posted by davejay at 7:12 PM on January 22, 2008


AskMe questions by hour, server time.

When should you post your AskMe question in order to maximise the number of answers?

When should you post your AskMe question in order to maximise the number of favorites?


I don't have any webspace, so if any feels like putting my graphs somewhere more permanent than imageshack/picoodle, I'd be most grateful.
posted by Burger-Eating Invasion Monkey at 7:25 PM on January 22, 2008 [3 favorites]


The 17k-ers are putting in a strong performance.

I wonder why why the 5kers are so conspicuously silent, relative to their neighbors anyway.

This is getting more and more interesting. Thanks B-EIM, and of course cortex.
posted by Devils Slide at 7:34 PM on January 22, 2008


astro zombie (comment #1) did you mean "brooch" instead of "broach"? sitting here, i'm having trouble with "broach" as a noun.
posted by bruce at 7:55 PM on January 22, 2008



There are only 35000 usernames but the front page claims 65003 users...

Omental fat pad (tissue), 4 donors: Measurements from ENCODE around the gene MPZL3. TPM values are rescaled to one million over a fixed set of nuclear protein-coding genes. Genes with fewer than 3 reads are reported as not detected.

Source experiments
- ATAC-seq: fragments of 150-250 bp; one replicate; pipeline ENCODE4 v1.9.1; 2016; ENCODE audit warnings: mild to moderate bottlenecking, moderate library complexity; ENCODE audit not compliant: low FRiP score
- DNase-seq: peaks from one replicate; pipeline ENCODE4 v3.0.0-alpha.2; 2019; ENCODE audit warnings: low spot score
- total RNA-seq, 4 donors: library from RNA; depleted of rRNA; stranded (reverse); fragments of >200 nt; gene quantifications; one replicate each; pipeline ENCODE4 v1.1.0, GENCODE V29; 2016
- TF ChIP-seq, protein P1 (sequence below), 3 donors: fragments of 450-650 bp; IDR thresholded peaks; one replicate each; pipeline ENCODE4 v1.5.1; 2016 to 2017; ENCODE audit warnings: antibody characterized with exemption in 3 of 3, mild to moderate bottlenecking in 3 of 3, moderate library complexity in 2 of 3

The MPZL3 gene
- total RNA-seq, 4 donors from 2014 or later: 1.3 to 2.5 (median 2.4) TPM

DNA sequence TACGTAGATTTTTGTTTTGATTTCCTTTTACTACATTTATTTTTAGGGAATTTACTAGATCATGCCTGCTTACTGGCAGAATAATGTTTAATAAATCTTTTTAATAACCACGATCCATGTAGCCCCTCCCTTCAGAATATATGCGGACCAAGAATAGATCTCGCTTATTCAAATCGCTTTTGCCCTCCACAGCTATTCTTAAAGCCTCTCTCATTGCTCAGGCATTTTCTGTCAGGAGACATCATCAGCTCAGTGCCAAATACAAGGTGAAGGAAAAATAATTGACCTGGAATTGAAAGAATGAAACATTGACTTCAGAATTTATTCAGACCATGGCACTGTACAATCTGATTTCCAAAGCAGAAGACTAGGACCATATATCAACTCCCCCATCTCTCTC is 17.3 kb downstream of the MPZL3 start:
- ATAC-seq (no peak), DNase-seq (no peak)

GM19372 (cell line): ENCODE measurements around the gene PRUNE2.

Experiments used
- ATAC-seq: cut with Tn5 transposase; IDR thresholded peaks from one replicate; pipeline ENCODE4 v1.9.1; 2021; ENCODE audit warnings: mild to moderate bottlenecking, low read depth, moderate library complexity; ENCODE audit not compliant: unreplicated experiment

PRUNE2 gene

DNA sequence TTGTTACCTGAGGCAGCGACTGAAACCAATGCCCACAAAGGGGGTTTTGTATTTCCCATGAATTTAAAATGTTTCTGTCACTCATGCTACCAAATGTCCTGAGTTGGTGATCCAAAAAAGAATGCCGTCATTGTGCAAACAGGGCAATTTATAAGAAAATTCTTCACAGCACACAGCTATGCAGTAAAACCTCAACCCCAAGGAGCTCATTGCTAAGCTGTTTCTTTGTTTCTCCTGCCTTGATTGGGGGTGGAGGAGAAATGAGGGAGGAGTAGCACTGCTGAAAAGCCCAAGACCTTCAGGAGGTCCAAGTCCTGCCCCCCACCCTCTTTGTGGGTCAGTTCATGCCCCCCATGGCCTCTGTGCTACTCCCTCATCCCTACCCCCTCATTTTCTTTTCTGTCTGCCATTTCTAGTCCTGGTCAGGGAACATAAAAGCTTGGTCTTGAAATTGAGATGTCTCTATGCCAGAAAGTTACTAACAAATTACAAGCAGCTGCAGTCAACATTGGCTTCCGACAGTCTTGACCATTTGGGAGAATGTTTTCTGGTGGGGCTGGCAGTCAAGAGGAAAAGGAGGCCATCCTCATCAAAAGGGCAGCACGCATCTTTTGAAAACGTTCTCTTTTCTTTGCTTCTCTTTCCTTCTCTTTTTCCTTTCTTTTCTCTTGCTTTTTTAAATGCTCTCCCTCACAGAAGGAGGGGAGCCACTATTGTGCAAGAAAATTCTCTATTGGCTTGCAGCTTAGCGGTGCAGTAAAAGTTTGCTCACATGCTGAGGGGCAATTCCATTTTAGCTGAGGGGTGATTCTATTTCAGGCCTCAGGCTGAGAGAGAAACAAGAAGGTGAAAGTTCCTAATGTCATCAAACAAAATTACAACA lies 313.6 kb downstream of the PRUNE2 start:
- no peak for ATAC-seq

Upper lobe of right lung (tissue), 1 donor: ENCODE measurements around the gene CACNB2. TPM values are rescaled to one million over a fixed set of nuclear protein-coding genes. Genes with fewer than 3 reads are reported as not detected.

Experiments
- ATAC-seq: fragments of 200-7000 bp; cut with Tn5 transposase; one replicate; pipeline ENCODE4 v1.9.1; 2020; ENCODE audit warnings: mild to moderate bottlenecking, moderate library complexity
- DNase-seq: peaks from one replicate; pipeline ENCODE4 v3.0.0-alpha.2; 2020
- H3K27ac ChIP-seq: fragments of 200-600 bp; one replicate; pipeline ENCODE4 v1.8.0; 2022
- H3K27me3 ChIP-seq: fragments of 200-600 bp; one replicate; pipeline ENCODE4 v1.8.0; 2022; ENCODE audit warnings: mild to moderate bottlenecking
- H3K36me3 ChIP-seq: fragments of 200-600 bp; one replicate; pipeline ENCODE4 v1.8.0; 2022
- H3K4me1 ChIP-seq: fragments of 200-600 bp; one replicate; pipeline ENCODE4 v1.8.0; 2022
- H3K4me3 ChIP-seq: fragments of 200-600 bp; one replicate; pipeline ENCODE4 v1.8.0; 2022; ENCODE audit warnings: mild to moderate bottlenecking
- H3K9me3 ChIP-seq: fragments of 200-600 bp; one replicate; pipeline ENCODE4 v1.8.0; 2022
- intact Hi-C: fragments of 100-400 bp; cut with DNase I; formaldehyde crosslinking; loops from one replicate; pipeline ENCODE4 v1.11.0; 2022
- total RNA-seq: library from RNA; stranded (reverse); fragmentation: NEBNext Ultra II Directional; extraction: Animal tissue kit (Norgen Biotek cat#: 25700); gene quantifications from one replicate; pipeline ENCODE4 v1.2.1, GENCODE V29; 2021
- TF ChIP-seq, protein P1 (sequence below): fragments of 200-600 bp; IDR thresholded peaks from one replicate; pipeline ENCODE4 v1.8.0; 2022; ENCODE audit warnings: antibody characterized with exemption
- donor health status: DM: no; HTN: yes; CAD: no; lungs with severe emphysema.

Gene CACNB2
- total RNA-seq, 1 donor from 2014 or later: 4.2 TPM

It's people who completed the sign-up process vs people who just started it.
posted by jessamyn


So it's actually like I am user number 10,000 or so!

Ya! Kickin' it O.G.-style byotches!
posted by The Deej at 8:01 PM on January 22, 2008


Do the comments files include actual text of the comments?

Nope. It'd be (a) huge and (b) kind of weird.
posted by cortex (staff) at 8:02 PM on January 22, 2008


User "deaths":

Total users who have ever commented on Mefi: 15684 (surprisingly low)
Users who have commented on Mefi since Jan 2007: 8058 (51.3%)

When did users last comment on Mefi? Note the Sep 2001 blip.

Right, that's enough for one day.
posted by Burger-Eating Invasion Monkey at 8:31 PM on January 22, 2008 [1 favorite]


For the askme/userid histogram, I'd like to see a line separating those accounts made before askme existed and after, ie "which people may have joined solely for askme?"
posted by NortonDC at 8:47 PM on January 22, 2008


Burger-Eating Invasion Monkey: Total users who have ever commented on Mefi: 15684 (surprisingly low)